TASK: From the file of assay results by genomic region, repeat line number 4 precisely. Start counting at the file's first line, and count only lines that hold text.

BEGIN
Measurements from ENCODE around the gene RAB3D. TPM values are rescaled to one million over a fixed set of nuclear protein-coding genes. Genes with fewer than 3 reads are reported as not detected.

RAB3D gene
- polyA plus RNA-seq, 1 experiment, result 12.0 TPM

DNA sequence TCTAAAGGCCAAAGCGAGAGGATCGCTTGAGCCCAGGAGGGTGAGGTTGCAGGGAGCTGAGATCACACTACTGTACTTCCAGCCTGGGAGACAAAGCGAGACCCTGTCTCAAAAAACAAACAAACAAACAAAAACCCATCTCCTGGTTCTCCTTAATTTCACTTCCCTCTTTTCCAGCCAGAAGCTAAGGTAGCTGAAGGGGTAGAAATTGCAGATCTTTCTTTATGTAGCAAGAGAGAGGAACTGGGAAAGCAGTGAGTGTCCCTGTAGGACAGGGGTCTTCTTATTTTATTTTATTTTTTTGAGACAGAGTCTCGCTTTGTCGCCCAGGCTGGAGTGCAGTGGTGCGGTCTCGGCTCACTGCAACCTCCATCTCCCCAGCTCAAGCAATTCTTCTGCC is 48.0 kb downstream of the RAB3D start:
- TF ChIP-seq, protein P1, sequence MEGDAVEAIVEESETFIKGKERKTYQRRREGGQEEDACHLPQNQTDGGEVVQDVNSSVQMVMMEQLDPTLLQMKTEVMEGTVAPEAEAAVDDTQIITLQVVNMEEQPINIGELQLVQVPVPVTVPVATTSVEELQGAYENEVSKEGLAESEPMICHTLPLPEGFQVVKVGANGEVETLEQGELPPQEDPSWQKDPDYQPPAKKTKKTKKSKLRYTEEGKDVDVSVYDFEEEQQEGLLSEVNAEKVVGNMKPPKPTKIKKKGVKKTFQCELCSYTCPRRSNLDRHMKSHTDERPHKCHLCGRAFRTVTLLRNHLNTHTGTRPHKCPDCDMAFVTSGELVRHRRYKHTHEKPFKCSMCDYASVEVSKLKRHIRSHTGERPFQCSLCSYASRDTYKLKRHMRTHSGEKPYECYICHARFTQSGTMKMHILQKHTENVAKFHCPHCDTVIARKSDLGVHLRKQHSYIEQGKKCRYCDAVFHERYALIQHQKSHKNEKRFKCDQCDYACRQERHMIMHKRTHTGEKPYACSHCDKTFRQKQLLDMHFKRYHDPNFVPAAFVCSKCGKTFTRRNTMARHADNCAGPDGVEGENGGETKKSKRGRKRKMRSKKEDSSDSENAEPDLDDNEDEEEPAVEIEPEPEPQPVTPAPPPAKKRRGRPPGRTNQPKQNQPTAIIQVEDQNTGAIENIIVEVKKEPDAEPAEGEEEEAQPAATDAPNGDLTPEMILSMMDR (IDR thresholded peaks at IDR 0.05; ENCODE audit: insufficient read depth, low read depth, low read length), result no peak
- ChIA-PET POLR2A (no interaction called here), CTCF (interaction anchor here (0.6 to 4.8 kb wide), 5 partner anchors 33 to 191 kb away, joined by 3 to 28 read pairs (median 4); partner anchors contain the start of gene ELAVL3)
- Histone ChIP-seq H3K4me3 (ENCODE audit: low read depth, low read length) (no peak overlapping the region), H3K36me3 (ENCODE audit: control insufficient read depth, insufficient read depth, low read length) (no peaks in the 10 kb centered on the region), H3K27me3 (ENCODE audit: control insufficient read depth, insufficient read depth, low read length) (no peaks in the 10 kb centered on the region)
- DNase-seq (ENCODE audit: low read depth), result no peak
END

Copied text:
DNA sequence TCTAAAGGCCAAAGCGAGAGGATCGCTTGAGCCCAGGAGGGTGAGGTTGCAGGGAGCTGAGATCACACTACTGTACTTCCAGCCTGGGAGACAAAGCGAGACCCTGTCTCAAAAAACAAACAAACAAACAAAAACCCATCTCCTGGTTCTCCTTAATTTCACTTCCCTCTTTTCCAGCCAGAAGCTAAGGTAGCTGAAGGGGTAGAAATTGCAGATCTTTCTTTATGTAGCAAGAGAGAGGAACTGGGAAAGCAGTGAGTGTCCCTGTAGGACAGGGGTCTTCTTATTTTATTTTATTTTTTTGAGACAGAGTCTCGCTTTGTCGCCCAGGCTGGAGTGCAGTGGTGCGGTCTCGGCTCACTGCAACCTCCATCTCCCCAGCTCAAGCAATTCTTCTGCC is 48.0 kb downstream of the RAB3D start: